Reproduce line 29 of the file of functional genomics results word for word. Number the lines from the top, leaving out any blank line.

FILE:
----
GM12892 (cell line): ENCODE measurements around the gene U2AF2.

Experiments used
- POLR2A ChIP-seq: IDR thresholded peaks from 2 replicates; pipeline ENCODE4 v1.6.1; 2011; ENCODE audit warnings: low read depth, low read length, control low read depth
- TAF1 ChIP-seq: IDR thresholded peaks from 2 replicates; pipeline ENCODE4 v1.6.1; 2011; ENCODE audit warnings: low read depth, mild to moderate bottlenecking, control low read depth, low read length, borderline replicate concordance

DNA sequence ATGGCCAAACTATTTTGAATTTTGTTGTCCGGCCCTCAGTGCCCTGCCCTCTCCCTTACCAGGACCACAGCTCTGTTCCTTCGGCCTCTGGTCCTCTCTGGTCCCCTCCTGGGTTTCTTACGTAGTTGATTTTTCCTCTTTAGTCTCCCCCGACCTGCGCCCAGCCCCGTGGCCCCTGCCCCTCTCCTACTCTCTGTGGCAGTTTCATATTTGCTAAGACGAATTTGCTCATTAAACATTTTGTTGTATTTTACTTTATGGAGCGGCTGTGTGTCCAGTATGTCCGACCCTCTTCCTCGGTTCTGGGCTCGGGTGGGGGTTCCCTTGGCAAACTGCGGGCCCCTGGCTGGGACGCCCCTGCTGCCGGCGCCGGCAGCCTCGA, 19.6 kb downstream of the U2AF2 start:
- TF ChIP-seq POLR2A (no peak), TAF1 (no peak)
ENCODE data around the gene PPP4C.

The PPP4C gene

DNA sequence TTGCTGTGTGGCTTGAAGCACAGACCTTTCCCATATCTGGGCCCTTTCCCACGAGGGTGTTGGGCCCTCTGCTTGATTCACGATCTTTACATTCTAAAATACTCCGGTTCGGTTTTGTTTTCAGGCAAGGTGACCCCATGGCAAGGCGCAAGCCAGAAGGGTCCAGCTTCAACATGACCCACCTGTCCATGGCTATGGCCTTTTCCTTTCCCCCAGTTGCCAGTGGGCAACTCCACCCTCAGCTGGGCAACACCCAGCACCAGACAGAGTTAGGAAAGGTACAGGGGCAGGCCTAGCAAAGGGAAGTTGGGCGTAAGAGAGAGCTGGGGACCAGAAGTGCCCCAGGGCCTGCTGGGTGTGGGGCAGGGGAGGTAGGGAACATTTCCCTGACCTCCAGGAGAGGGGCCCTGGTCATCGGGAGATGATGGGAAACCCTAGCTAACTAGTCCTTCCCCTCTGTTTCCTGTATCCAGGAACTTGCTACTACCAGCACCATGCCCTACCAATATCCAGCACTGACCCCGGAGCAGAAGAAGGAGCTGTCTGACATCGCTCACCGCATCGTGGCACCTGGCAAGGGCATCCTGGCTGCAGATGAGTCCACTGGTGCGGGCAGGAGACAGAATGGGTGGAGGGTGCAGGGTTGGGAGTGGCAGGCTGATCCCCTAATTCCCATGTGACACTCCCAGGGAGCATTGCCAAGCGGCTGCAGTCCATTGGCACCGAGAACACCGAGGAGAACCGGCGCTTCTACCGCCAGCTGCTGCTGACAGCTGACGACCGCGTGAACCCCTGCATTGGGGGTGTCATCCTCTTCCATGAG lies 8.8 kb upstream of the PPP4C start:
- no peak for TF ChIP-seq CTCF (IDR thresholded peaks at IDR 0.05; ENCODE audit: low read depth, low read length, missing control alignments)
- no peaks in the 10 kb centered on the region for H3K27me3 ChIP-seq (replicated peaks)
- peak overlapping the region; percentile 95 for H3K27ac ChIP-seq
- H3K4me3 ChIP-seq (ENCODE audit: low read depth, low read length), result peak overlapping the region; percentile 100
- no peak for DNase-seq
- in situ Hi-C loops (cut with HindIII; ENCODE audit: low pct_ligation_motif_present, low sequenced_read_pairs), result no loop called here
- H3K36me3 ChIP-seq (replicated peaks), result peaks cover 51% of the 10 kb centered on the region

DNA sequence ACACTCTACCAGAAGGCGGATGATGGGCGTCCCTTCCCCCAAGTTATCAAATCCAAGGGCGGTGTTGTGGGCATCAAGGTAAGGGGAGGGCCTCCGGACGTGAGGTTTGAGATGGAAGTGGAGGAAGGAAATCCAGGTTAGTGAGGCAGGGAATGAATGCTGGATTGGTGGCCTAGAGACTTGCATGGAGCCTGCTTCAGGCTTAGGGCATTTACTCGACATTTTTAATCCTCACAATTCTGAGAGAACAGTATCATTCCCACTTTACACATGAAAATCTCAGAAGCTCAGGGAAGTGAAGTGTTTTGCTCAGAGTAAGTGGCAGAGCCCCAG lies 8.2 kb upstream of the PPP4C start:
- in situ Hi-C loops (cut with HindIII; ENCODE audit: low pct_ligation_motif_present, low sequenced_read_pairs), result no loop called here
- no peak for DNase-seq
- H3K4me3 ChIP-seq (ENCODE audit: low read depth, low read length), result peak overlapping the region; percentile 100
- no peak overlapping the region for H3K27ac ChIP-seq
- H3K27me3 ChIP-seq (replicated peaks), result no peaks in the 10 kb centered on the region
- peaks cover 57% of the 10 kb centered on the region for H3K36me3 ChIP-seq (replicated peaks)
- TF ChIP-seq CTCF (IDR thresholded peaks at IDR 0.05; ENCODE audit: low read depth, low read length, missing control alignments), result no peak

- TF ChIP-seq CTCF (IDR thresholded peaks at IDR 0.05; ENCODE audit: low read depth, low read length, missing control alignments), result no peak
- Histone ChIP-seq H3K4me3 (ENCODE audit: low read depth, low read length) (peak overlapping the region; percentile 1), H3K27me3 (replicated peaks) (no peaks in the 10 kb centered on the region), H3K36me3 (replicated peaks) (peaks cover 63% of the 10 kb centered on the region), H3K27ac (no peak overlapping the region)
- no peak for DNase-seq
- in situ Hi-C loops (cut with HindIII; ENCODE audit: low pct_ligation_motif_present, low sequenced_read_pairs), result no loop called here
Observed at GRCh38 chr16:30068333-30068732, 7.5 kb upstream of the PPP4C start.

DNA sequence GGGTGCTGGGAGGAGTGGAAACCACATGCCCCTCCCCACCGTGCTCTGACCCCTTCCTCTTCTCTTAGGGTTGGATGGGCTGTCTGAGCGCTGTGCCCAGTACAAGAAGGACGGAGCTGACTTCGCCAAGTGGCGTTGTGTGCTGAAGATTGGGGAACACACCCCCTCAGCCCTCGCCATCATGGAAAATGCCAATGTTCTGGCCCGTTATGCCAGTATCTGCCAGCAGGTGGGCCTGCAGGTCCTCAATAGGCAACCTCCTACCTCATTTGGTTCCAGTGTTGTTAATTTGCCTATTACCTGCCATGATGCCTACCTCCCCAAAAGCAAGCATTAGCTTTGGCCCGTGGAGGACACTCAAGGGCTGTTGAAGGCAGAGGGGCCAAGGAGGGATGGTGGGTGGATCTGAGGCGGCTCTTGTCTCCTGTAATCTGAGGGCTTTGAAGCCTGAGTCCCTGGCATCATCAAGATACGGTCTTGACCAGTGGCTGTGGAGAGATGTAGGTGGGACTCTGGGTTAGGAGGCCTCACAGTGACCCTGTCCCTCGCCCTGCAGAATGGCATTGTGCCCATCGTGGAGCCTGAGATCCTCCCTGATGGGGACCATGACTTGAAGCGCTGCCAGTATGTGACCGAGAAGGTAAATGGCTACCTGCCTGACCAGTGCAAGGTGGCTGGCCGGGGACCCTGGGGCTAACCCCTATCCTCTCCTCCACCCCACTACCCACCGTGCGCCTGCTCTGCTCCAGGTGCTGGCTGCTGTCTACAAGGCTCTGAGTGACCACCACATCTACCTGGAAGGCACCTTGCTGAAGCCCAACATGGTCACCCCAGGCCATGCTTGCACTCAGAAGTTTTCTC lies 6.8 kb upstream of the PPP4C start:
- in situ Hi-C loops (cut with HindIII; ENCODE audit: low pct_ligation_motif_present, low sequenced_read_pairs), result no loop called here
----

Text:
Observed at GRCh38 chr16:30068333-30068732, 7.5 kb upstream of the PPP4C start.